Designing for Bharat: Going beyond Access towards Adoption of Digital Financial Services
By: Trisha Ghoshal, Supriya Sharma
In 1998, astute interpreters of economic history and self-described provocateurs Joseph Pine II and James H. Gilmore wrote the HBR article that drew all eyes to the impending phenomenon of ‘the experience economy’- a natural successor to businesses progressively customizing services to the extent of individualization.
A namesake book arrived a year later and the idea that experiences are the new drivers of economic value creation caught fire with business innovators and tech entrepreneurs in the developed world. Over the past two decades, Gilmore and Pine II have elaborated their thesis and explained the coming of the next phase of the experience economy- transformations.
The transformation economy, as it is currently understood, happens when businesses provide services, products and experiences that render economic value from the creation of meaningful customer experiences. These experiences go beyond successful fulfilment of immediate wants and affect their users in a way that changes their behavior and improves their lives. They trigger reflection and integrate into the life of the user over time.
Today in India, the digital financial services (DFS) ecosystem is at the cusp of bringing similar transformative change to the financial lives of the people of Bharat. The Bharat segment is a population of over 600 million Indians who lack access to the full range of formal financial services which meet their financial needs, generate wealth and maximize the overall potential of their money. Although there are remarkable variations in the socio-economic lives of those counted in this segment, the people of Bharat are similar in that they depend on informal finance (mostly debt), prefer cash, are wary of formal financial institutions, lack key knowledge of formal financial services and have limited, albeit fast increasing, digital exposure.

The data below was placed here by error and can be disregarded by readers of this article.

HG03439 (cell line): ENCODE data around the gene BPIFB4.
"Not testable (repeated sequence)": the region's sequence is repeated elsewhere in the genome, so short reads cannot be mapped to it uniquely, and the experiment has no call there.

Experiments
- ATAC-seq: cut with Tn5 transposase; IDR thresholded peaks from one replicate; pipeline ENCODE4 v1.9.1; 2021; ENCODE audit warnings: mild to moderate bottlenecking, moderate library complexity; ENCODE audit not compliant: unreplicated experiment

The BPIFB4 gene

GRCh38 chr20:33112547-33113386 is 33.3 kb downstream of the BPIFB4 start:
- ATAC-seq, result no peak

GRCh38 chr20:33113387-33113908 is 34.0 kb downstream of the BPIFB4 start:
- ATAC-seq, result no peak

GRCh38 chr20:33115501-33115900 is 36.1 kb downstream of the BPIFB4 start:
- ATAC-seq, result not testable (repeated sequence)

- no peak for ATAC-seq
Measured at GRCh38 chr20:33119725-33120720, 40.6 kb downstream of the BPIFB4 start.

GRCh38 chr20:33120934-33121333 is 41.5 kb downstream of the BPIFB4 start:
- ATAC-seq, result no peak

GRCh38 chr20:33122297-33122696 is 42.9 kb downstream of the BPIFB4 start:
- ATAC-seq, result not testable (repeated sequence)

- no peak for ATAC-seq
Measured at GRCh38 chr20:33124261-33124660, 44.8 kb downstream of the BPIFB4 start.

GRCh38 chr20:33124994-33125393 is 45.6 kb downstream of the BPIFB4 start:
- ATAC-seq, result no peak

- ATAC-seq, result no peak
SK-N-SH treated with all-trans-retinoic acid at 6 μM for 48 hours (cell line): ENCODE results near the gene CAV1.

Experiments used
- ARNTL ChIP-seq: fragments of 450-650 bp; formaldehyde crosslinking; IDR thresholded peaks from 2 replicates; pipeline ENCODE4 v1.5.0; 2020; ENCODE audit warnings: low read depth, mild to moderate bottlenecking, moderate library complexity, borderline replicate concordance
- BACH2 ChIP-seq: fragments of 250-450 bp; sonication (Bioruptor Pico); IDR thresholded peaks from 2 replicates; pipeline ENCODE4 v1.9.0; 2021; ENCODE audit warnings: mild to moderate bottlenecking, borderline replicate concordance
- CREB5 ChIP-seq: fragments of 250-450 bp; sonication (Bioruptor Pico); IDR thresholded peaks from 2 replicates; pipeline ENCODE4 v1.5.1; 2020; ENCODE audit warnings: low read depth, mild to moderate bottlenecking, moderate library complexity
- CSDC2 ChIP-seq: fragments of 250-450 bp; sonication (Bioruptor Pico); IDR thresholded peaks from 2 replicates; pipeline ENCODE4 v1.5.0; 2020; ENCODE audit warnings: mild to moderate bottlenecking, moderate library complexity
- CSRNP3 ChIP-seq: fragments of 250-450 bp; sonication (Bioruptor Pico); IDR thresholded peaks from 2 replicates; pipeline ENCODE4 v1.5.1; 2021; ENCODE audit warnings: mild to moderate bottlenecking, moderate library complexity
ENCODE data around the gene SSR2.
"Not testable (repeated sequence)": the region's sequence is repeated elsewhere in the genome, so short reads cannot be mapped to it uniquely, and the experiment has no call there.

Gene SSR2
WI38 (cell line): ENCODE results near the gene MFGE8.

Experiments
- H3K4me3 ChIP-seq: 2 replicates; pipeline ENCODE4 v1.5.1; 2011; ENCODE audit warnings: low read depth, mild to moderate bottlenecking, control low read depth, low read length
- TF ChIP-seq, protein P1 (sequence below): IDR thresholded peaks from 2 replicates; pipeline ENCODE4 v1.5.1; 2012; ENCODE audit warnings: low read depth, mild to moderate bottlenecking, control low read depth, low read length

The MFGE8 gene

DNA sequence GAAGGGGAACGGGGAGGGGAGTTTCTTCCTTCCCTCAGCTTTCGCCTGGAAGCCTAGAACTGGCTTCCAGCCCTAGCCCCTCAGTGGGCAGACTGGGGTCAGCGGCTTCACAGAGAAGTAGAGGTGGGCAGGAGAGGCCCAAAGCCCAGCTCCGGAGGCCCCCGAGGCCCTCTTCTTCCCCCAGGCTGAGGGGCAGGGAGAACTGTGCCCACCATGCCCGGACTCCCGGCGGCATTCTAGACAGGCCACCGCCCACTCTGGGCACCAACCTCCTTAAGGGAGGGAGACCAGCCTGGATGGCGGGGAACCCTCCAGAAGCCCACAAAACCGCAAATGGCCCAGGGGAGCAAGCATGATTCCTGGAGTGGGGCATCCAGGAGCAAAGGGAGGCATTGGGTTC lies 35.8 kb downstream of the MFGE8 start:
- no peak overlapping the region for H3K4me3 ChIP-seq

The growing DFS landscape in India has the potential to reach the Bharat segment, alleviate the handicaps of traditional banking and transform personal financial management up until the last mile. This transformation can be actualised only with the right mix of technology and design.
Technology is critical to need appropriate and seamless delivery of DFS without extraordinary costs to customers or providers. India has strong pillars of technology such as secure payment systems, integrated APIs, authentication technologies, affordable and accessible internet, that can enable this. With growing smartphone usage, tools for financial management and wealth can now potentially exist in every person’s purse and pocket.
However, availability is not the same adoption or acceptance. The Bharat customer is often unfamiliar with formal finance and lacks confidence in navigating smartphone based DFS. Many lack the primary mental models and skills necessary for optimum financial decision-making. More contend with pre-existing biases against reliability of mobile technology and intentions of providers. While technology is enabling access and availability of digital financial services, sharp and customer centric UX design can bridge the gaps in acceptance and adoption. Thus, technology and design together can create transformative experiences for skeptical and/or inexperienced users.